Joe Des Lauriers has very kindly sent me this month's issue of Wooden Boat magazine, which contains a splendid account of Sam Manning's trip under oars and sail from Gloucester, New Hampshire, up the east coast and round Nova Scotia, in the summer of 1955.
Sam had rescued a 23ft seine dory from dereliction and rigged her as a dipping lug schooner, and persuaded an old navy friend to accompany him on his voyage north.
There were two main obstacles. One was getting across the isthmus that joins Nova Scotia to the mainland - accomplished by going ashore, finding a farmer with a tractor and a trailer, and giving him $10.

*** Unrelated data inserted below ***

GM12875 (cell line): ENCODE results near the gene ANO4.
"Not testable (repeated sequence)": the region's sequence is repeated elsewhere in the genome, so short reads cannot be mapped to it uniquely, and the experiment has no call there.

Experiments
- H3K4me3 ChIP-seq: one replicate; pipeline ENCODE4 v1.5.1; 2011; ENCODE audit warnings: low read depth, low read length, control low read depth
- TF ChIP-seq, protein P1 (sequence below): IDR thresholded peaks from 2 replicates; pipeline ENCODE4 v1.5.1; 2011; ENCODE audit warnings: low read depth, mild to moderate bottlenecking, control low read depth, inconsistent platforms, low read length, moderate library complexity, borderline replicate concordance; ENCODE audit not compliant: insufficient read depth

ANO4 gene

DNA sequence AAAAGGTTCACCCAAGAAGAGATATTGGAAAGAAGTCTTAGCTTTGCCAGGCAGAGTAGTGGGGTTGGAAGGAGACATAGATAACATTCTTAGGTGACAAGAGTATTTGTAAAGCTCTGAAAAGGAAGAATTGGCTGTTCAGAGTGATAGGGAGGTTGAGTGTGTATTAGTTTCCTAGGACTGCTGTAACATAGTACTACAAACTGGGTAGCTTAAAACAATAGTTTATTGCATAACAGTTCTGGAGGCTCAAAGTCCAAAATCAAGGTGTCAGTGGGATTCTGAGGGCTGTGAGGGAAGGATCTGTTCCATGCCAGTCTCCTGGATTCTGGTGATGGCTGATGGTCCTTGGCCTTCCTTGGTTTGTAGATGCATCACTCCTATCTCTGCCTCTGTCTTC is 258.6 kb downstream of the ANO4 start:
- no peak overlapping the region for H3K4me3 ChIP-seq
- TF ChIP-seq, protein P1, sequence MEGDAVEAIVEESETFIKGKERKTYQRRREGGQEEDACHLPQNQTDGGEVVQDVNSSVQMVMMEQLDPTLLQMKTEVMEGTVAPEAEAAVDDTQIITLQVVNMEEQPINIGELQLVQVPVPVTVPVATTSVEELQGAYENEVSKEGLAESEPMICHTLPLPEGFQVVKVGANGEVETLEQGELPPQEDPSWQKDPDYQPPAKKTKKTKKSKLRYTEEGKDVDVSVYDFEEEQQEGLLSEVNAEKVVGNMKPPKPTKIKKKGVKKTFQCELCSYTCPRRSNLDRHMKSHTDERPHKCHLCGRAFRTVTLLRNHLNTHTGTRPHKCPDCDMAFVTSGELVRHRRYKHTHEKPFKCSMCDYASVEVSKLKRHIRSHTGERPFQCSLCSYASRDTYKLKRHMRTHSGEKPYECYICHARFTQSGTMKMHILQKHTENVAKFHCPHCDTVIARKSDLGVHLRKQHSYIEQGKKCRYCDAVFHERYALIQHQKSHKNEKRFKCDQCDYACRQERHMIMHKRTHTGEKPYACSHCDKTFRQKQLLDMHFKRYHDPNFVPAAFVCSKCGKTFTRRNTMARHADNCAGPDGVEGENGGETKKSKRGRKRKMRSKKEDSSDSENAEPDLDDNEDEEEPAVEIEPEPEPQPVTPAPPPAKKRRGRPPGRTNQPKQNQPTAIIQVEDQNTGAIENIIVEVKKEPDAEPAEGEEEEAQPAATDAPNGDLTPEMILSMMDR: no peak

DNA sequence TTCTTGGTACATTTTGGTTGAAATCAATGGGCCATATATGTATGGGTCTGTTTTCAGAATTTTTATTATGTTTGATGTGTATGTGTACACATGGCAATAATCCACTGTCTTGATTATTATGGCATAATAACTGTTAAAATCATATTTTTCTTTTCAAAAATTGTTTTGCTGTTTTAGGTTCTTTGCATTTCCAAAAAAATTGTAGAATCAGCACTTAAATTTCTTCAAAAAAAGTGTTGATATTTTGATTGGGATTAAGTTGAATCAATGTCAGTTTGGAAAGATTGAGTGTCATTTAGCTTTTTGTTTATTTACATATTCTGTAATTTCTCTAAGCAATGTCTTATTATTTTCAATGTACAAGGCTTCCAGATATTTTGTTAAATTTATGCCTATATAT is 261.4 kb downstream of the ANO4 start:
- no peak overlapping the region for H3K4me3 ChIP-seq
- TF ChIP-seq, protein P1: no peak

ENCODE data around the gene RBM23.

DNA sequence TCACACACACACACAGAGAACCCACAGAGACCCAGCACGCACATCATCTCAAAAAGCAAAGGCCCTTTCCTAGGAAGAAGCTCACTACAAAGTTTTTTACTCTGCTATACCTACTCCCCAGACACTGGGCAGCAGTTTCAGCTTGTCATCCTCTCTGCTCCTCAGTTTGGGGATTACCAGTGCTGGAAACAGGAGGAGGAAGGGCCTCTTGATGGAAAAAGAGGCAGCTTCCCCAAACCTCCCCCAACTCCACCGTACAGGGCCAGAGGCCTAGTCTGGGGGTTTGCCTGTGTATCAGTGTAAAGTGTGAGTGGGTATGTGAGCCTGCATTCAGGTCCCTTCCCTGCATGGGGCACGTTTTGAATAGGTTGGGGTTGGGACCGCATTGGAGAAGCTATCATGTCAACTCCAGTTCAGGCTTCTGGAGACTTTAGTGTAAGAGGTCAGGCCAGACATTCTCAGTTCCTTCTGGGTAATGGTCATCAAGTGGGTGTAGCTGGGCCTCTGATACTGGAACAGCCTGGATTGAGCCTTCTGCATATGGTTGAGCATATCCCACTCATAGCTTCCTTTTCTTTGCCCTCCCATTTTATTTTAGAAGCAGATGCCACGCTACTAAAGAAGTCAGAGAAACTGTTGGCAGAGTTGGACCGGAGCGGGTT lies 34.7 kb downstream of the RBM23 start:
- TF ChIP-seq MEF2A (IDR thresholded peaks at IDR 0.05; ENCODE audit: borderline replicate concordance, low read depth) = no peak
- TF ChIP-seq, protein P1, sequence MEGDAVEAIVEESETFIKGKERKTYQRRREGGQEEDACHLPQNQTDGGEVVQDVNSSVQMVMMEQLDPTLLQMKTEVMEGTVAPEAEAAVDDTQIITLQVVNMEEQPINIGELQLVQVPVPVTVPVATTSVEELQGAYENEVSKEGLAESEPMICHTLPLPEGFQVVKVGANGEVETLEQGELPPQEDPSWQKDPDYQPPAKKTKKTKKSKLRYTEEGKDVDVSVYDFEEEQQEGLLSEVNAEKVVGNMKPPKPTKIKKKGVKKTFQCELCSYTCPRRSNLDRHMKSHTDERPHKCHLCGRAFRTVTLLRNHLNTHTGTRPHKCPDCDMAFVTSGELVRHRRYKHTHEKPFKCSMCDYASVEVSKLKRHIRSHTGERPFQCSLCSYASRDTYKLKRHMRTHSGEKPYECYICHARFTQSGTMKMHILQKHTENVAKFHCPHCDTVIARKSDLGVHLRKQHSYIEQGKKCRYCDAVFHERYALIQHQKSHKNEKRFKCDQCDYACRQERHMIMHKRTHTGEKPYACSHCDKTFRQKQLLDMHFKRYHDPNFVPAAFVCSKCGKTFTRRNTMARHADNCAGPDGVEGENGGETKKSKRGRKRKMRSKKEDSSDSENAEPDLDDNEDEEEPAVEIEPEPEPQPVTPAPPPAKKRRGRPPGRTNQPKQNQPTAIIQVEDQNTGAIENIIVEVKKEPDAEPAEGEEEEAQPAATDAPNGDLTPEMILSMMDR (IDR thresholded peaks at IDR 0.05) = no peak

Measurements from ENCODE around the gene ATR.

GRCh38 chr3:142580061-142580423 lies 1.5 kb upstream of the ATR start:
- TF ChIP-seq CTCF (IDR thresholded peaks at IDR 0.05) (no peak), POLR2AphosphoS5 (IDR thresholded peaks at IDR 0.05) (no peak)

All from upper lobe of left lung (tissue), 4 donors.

Getting to that point through the Bay of Fundy required a navigational rethink. The tides there are among the highest in the world at 17m, rushing in from the Atlantic into the bottleneck between Nova Scotia and New Brunswick. A drunk they discovered living under the town wharf at Jonesport proved an unexpected source of knowledge, having traded timber under sail in the Bay. He told them: "Don't get caught when the tide turns. Be sure to go up with the tide and grab onto something when it turns."
A great tale. Pop out and get April's Wooden Boat before the May issue arrives. The article is by Donnie Mullen.